Dr. Shmeuss and his trusty companion, Bella, have decided to start a new hobby, spelunking. Not only are they looking for adventure, they are looking for treasure. Dr. Shmeuss is a huge fan of The Hobbit, and he has hopes of becoming as lucky as Bilbo. They gather their ropes, don their headlamps, and head into the cave. They don't go far when they run into a drove of convicts who are, of course, also spelunking for treasure. They've walked into a con-cave. The cave starts spinning. Which way is (concave) up or (concave) down? They hightail it out of there, changing their velocity with respect to time until they reach safety.
What does a con-cave need to do with second derivatives? Nothing. However, the term concave actually does. Not to mention acceleration is the second derivative of distance with respect to time.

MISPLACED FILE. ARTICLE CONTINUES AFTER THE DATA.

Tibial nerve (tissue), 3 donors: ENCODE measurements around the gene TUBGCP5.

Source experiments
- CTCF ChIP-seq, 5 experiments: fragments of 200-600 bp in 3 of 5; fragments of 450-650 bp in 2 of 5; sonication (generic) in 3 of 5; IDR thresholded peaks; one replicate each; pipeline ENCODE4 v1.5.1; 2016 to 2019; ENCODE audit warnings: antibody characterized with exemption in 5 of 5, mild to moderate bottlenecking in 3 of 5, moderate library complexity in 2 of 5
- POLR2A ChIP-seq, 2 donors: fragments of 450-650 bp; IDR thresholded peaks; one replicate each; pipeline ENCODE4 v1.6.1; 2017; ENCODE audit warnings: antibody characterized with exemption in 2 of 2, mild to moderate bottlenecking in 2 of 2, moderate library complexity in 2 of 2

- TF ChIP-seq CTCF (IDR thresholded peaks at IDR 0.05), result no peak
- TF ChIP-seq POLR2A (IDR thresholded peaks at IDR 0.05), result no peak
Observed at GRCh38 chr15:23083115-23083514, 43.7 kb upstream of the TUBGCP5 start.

This unit deals with derivatives beyond the first one. For some functions we can take second derivatives, third derivatives, fourth derivatives, etc.
The second derivative is tied to the shape of a function. The first derivative tells whether the slope of the original function is increasing or decreasing. The second derivative describes how the original function curves.
We can also use the first and second derivatives to find maximum and minimum points of a function.
For the grand finale, we'll draw graphs of wild functions without calculators. Once we know where a function turns around and where it changes shape, we can draw a good picture of what it looks like overall. Keep the calculator close, but mostly for finding approximate values and for checking answers.